Sometimes it’s great to put stuff to more than one use.  Think the versatile Swiss Army knife, the iconic Little Black Dress, or the typical elementary school “cafetorium” where kids can eat lunch, shoot hoops, and put on plays.  But when what’s at issue is information from people’s credit reports, that kind of double duty can violate the Fair Credit Reporting Act — as the FTC’s $1.8 million settlement with Teletrack, Inc., makes clear.

It's all about the order

“If a tree falls in a forest and no one’s around to hear it, does it make a sound?”  Law enforcers often ask themselves a similar question:  “If a lawsuit reaches final judgment without concrete protections in place for the future, does it have any impact?”  That explains the FTC’s keen interest in remedies with the teeth necessary to do the job.  Simply put, when it comes to consumer protection, it’s all about the order.

Shedding light on lumens

You use them everyday at home and at the office, they’re within an arm’s reach of where you’re sitting — and they’re undergoing the most profound change since the days of Thomas Edison.  Any guesses?

Light bulbs.

Around the world in shady ways

Yes, it’s a global marketplace, but geography still matters. Misrepresentations about where a company is based can have significant implications for buyers. That’s the message of an FTC settlement announced today against a California online retailer that allegedly deceived British consumers into thinking it was a “hometown operation” by falsely using a .co.uk website.

What the headline giveth

If you work in the telecommunications field, you’ll want to follow the FTC’s pending lawsuit against Millennium Telecard. But even if telecom isn’t your line, the case illustrates a key principle of FTC advertising law: “What the headline giveth, the fine print cannot taketh away.”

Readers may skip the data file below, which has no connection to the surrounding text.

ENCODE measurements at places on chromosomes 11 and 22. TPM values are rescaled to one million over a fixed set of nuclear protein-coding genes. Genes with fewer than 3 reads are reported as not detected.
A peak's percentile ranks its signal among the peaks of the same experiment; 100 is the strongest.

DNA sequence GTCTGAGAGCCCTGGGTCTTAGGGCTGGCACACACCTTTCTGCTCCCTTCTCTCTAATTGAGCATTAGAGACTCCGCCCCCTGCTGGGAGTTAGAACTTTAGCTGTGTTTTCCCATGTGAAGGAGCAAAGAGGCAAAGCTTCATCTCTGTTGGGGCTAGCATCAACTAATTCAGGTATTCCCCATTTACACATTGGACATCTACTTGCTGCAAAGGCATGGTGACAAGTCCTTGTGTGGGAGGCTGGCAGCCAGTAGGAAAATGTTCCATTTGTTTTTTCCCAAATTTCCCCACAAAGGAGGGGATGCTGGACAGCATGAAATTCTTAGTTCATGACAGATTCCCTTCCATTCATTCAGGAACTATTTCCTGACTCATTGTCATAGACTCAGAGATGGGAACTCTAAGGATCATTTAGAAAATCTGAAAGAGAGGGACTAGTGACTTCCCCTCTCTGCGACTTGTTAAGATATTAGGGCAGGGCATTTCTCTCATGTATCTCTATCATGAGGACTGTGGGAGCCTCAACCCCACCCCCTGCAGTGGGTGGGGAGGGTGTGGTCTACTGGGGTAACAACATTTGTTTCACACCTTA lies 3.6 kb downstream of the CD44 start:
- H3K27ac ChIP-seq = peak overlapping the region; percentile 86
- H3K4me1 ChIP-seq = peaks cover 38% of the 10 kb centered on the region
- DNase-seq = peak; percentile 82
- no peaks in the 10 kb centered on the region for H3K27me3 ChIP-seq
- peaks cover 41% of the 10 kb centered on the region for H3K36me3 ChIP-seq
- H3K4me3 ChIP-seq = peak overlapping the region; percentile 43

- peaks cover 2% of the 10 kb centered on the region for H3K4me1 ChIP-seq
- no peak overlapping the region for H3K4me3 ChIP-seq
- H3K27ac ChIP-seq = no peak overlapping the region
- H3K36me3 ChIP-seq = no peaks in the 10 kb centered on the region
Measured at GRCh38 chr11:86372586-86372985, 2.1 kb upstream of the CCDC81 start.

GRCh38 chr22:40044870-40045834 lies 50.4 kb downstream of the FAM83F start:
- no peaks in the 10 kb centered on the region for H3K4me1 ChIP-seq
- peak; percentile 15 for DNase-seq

“Find ‘em, list ‘em, and make money”? Not so fast, say the FTC and Colorado AG

You run a successful business or maybe you work with some of the top companies in the country. A friend or relative is struggling to climb out of a financial hole. They ask for advice about a can’t-miss “wealth-building program.” Do them a favor and suggest they apply the brakes before shelling out a penny.

Time to kick the tires on the FTC’s Alternative Fuels Rule

We’re still waiting for George Jetson’s promised jetpacks, but car buyers have started to see transportation options not available just a few years ago.  That’s one reason the FTC has begun a review the Alternative Fuels Rule and seeks your input about the rule’s costs, benefits, and regulatory and economic impact.

Dot Com 2.0 (Does anybody say 2.0 anymore?)

Where were you in 2000?  Tooling around on your scooter listening to CDs by Destiny’s Child, ‘N Sync, and Creed?  Joining the 50 million Americans who watched the latest TV sensation “Survivor”?  Grateful the Y2K bug didn’t send us back to the Stone Age?  Reading Dot Com Disclosures:  Information About Online Advertising, the FTC’s first guidance document on how federal advertising laws apply to advertising and sales on the Internet?

Free means free, says the FTC

You can swim freestyle.  You can work freelance.  And there are those among us who still hold up lighters and yell “Play Free Bird.”  But for marketers, one thing you can’t do is advertise a product as free and then bill customers’ credit cards — not once and certainly not over and over and over again.